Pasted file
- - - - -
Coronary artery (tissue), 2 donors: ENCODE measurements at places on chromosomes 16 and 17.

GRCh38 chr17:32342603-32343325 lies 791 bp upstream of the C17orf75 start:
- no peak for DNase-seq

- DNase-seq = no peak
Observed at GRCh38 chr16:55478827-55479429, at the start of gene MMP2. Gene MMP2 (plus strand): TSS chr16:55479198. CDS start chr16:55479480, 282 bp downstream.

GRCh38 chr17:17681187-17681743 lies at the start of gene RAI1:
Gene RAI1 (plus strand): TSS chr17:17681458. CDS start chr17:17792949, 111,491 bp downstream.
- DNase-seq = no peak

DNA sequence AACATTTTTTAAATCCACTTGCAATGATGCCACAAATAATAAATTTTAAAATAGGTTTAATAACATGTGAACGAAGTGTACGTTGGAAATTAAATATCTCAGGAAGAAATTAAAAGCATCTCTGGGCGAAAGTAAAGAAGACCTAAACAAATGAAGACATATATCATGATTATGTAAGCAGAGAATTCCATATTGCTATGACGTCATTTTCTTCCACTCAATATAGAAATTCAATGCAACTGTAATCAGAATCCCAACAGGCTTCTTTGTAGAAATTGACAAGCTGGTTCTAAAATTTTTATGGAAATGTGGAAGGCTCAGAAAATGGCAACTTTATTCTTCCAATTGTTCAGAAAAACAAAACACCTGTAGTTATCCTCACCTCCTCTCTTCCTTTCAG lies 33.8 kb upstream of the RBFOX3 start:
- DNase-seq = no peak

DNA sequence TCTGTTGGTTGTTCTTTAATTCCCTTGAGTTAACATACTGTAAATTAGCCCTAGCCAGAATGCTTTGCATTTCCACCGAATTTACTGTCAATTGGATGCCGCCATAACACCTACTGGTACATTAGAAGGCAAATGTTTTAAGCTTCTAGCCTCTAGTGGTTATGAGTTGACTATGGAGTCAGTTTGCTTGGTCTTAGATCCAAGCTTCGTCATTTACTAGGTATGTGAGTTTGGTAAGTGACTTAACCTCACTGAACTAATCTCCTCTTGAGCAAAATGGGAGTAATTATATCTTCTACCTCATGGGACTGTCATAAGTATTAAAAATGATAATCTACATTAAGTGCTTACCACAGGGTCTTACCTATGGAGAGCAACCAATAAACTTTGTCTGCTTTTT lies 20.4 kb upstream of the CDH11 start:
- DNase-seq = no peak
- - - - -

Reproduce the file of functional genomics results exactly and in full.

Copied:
Coronary artery (tissue), 2 donors: ENCODE measurements at places on chromosomes 16 and 17.

GRCh38 chr17:32342603-32343325 lies 791 bp upstream of the C17orf75 start:
- no peak for DNase-seq

- DNase-seq = no peak
Observed at GRCh38 chr16:55478827-55479429, at the start of gene MMP2. Gene MMP2 (plus strand): TSS chr16:55479198. CDS start chr16:55479480, 282 bp downstream.

GRCh38 chr17:17681187-17681743 lies at the start of gene RAI1:
Gene RAI1 (plus strand): TSS chr17:17681458. CDS start chr17:17792949, 111,491 bp downstream.
- DNase-seq = no peak

DNA sequence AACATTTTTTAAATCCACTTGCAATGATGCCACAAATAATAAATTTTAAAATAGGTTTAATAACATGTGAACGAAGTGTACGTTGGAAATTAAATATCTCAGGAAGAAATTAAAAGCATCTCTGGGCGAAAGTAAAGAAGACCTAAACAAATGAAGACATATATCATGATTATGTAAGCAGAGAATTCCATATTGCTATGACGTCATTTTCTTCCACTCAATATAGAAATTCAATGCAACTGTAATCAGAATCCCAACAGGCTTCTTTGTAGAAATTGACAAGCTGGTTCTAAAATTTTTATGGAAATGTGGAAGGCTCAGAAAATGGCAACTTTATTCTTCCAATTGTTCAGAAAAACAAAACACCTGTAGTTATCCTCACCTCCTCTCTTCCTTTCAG lies 33.8 kb upstream of the RBFOX3 start:
- DNase-seq = no peak

DNA sequence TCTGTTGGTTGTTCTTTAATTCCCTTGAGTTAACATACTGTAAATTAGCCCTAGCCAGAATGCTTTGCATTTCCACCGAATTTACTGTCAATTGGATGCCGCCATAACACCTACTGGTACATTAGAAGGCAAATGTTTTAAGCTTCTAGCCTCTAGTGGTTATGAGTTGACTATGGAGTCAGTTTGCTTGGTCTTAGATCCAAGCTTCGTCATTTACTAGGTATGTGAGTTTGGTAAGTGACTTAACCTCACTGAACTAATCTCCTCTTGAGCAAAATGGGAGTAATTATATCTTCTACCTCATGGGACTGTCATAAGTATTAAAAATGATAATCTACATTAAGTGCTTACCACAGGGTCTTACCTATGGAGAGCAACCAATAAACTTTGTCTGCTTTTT lies 20.4 kb upstream of the CDH11 start:
- DNase-seq = no peak